The investigation has revealed that Kenyans looking for quick investment schemes have lost close to Sh10 billion to fraudsters, who promise huge returns and bonuses for introducing more investors.
Despite complaints by victims to the National Police Service and DCI, individuals behind some of the biggest Ponzi schemes in recent times still roam free even after years of investigations into their companies.
Nairobi Police Commandant Philip Ndolo said pyramid schemes fall under the DCI’s docket.
By the time of going to press, DCI boss George Kinoti was yet to respond to our calls and texts inquiring why little action has been taken on individuals behind the con games.
“Such issues fall under the DCI, which has more investigative capacity. When complaints are lodged with the National Police Service, they are forwarded to the DCI office within that station for action,” Mr Ndolo said.
But there have been a few successful investigations. After Velox 10 Global, a Ponzi scheme disguised as a cryptocurrency dealer, collapsed last year several investors who lost millions of shillings filed complaints at the Central Police Station in Nairobi.
Mr Daniel Karobia, one of Velox 10 Global’s agents, was charged in court. The case is still ongoing but several witnesses have testified.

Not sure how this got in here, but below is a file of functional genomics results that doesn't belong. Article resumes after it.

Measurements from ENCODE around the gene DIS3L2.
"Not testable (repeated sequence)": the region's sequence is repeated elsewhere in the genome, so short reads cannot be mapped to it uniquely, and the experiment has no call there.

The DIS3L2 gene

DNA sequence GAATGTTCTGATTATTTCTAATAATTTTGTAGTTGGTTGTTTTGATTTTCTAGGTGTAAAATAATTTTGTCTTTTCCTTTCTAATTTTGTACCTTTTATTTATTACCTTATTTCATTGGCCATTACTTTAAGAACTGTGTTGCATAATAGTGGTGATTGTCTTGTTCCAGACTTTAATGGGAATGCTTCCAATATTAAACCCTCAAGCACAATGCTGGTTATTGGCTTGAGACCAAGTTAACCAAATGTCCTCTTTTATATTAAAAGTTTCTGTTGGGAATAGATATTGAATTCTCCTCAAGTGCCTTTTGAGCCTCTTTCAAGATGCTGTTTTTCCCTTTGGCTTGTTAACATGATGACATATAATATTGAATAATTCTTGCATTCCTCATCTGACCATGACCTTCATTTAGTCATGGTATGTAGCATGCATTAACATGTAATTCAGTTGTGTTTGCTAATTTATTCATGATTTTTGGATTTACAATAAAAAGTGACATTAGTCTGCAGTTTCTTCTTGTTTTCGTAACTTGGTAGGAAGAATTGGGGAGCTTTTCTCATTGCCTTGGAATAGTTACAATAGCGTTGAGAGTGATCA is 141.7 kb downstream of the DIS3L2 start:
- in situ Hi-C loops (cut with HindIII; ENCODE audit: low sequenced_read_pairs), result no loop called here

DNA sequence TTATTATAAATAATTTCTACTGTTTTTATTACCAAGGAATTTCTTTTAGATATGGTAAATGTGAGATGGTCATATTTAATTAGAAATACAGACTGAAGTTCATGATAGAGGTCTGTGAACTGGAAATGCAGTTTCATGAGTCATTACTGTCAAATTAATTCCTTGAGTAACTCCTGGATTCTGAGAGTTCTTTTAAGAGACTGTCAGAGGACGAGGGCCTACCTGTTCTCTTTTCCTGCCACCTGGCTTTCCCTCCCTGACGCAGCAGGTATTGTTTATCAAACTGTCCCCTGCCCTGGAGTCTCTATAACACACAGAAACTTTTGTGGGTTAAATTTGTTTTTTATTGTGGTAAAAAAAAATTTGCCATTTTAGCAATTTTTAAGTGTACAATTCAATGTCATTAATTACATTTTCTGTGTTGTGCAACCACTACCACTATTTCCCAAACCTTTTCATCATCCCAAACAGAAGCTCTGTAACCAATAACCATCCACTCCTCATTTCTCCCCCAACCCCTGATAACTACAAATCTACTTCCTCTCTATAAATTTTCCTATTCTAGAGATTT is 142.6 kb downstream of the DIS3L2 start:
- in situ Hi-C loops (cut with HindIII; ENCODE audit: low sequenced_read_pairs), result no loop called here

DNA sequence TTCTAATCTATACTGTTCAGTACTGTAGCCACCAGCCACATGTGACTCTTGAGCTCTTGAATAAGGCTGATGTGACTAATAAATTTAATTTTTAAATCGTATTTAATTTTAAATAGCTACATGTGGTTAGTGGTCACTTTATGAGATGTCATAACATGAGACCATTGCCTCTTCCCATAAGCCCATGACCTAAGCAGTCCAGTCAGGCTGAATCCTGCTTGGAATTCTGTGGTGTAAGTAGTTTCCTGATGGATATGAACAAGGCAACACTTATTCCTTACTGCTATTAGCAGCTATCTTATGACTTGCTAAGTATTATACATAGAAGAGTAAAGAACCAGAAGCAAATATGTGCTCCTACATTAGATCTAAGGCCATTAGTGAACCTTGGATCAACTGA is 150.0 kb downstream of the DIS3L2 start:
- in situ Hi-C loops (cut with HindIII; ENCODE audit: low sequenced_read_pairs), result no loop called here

Companies like Diamond Property Merchants, Property Reality Company, Velox 10 Global, Goldenscapes Group, VIP Portal, Ekeza Sacco and Gakuyo Real Estate have in the last few years taken billions of shillings from investors, who have largely been left high and dry.
Unlike the older generation pyramid schemes, the New-Age fraudster will pump potential investors with a lot of vague, mostly unverifiable information about businesses that look viable before taking money and running for the hills. Today, thousands are losing money in pyramid schemes disguised in the real estate, agribusiness, cryptocurrency dealing and forex trading sectors.
In some cases, victims are aware that they are investing in a Ponzi scheme, but hope to be among the early birds who get paid through investments of Johnny-come-latelies.
Ms Esther Muthoni hoped that she would benefit from being an early investor at Velox 10 Global. But she ended up losing Sh3.2 million.
When 24-year-old Sharon Kimani was still a university student, she heard of Public Likes.
It was a website that offered investors a chance to open an account at a fee then view advertisements in return for money. The website promised quick returns and Sharon from the onset knew it was a pyramid scheme.
After opening an account with Sh5,000, Ms Kimani was able to recoup her investment within a week. In total, she made Sh270,000 from the website.
But by the time Public Likes collapsed, she still had Sh70,000 stuck in her account and could not access it. She was among the lucky ones who made some money before the collapse.
Nearly 14 kilometres off the Nairobi-Namanga highway in the sleepy Oloosuyian area, Kajiado town, there lies 300 acres of land that carry tears of investors who bought into a clever fraud scheme by Diamond Property Merchants.
More than 700 people have collectively lost more than Sh500 million.